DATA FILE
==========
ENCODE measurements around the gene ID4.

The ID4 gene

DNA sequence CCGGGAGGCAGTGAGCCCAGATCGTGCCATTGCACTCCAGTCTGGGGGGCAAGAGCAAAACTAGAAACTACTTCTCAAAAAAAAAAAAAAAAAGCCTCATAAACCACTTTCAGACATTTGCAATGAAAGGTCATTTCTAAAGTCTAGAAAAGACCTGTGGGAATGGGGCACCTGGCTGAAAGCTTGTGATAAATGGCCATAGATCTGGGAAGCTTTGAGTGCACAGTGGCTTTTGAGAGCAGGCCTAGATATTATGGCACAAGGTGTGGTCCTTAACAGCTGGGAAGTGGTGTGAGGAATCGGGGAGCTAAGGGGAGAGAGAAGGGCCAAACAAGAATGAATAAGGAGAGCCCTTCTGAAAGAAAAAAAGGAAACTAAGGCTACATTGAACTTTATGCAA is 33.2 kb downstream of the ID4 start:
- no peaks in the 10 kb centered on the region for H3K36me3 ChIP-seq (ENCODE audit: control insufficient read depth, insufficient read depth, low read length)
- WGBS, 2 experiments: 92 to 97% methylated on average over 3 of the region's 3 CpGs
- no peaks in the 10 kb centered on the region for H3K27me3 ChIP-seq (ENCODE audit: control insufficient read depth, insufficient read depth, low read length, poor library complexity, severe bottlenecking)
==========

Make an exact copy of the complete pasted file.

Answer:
ENCODE measurements around the gene ID4.

The ID4 gene

DNA sequence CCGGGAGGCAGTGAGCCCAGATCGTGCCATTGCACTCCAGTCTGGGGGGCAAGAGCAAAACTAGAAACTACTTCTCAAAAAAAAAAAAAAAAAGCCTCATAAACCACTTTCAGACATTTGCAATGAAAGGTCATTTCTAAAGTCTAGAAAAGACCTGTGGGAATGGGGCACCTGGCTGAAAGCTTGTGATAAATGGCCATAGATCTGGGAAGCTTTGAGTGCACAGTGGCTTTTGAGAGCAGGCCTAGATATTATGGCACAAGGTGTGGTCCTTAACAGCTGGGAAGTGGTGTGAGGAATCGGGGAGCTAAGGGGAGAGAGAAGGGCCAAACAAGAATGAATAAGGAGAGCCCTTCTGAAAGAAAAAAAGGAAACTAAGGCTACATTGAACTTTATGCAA is 33.2 kb downstream of the ID4 start:
- no peaks in the 10 kb centered on the region for H3K36me3 ChIP-seq (ENCODE audit: control insufficient read depth, insufficient read depth, low read length)
- WGBS, 2 experiments: 92 to 97% methylated on average over 3 of the region's 3 CpGs
- no peaks in the 10 kb centered on the region for H3K27me3 ChIP-seq (ENCODE audit: control insufficient read depth, insufficient read depth, low read length, poor library complexity, severe bottlenecking)